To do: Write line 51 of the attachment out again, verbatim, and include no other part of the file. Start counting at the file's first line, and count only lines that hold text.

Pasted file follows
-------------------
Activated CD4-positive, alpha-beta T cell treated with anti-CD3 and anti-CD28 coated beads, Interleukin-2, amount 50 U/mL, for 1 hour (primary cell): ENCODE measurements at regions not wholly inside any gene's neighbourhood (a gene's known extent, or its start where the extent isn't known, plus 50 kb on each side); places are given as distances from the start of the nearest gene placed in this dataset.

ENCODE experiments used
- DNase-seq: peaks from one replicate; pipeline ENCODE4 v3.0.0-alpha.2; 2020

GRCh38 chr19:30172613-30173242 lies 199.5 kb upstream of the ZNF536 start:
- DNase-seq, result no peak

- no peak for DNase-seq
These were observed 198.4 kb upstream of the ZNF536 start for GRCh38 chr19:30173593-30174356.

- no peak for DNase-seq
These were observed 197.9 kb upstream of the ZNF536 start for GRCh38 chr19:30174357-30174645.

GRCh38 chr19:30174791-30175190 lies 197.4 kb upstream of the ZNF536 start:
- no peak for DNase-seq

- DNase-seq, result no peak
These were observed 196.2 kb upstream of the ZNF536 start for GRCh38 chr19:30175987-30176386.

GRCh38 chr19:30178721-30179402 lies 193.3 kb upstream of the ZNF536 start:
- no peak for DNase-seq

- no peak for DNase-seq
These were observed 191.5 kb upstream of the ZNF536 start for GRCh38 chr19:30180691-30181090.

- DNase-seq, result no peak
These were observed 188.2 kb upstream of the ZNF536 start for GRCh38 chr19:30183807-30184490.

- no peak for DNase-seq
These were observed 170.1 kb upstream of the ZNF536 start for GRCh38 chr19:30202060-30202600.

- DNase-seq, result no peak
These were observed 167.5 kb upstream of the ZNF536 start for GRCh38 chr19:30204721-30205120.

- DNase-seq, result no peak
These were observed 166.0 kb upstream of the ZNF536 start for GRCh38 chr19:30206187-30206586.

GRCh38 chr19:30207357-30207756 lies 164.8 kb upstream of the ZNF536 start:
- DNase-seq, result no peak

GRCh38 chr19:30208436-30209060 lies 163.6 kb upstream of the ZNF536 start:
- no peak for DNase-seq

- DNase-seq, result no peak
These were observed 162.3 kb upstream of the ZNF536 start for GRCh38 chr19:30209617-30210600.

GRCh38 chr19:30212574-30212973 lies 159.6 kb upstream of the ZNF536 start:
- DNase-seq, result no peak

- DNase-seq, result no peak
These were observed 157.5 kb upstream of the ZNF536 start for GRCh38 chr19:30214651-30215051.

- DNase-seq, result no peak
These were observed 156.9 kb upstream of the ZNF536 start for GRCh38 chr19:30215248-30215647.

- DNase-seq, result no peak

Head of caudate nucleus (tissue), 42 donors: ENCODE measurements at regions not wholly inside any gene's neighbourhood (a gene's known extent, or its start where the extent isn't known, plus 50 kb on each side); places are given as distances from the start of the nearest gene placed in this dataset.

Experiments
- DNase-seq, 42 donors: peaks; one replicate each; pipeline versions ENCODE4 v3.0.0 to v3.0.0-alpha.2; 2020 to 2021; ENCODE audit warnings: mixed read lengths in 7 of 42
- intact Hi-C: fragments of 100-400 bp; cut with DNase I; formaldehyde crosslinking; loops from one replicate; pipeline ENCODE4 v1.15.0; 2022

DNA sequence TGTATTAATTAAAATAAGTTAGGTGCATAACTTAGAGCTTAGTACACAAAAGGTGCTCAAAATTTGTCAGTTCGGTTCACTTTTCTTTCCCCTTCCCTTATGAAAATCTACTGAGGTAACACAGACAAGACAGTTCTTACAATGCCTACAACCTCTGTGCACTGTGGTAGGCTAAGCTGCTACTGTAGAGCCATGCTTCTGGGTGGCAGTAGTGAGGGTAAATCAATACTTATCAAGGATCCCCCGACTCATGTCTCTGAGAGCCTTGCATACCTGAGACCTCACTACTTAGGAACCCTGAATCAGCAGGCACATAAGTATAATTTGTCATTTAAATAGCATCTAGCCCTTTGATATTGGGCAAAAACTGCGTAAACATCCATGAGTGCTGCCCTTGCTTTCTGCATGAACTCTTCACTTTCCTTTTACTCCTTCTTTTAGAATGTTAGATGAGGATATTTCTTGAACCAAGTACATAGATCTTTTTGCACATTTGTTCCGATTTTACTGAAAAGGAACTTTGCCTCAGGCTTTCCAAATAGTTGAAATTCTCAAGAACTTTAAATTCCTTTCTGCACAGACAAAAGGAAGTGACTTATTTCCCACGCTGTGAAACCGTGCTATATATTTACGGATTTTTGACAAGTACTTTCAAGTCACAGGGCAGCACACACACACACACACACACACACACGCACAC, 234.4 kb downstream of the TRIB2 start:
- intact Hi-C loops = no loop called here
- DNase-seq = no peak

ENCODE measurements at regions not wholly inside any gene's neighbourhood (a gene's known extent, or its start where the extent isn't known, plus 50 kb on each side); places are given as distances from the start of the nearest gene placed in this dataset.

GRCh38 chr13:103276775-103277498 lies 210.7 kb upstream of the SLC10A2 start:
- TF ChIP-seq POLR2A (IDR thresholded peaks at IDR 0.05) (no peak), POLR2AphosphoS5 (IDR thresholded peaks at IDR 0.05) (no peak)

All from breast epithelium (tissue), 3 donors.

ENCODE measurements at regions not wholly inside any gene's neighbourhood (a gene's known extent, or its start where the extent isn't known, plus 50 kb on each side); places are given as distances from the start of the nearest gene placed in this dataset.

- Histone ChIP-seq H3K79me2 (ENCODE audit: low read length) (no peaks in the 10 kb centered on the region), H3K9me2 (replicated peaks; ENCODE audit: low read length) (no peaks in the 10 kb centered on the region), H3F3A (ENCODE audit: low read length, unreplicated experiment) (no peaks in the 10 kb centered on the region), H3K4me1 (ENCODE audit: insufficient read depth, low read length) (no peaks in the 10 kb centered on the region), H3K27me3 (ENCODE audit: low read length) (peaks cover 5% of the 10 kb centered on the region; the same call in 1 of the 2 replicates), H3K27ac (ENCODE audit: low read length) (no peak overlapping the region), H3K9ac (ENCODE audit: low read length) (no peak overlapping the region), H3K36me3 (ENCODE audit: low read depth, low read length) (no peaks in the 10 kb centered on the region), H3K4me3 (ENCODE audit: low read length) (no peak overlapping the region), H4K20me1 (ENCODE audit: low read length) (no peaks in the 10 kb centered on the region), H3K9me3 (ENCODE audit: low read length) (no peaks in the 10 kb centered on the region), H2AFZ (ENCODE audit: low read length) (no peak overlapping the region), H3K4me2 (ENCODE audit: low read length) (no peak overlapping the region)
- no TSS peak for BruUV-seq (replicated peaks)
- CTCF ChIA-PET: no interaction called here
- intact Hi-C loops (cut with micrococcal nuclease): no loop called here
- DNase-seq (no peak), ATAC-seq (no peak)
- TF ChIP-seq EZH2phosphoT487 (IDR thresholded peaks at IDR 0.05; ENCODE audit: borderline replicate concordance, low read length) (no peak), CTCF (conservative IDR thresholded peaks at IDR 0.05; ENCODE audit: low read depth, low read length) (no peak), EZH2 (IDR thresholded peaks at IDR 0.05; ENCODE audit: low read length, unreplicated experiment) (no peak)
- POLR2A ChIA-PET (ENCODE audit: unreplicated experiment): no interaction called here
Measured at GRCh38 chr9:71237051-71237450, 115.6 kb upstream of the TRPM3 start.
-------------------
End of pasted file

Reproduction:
- Histone ChIP-seq H3K79me2 (ENCODE audit: low read length) (no peaks in the 10 kb centered on the region), H3K9me2 (replicated peaks; ENCODE audit: low read length) (no peaks in the 10 kb centered on the region), H3F3A (ENCODE audit: low read length, unreplicated experiment) (no peaks in the 10 kb centered on the region), H3K4me1 (ENCODE audit: insufficient read depth, low read length) (no peaks in the 10 kb centered on the region), H3K27me3 (ENCODE audit: low read length) (peaks cover 5% of the 10 kb centered on the region; the same call in 1 of the 2 replicates), H3K27ac (ENCODE audit: low read length) (no peak overlapping the region), H3K9ac (ENCODE audit: low read length) (no peak overlapping the region), H3K36me3 (ENCODE audit: low read depth, low read length) (no peaks in the 10 kb centered on the region), H3K4me3 (ENCODE audit: low read length) (no peak overlapping the region), H4K20me1 (ENCODE audit: low read length) (no peaks in the 10 kb centered on the region), H3K9me3 (ENCODE audit: low read length) (no peaks in the 10 kb centered on the region), H2AFZ (ENCODE audit: low read length) (no peak overlapping the region), H3K4me2 (ENCODE audit: low read length) (no peak overlapping the region)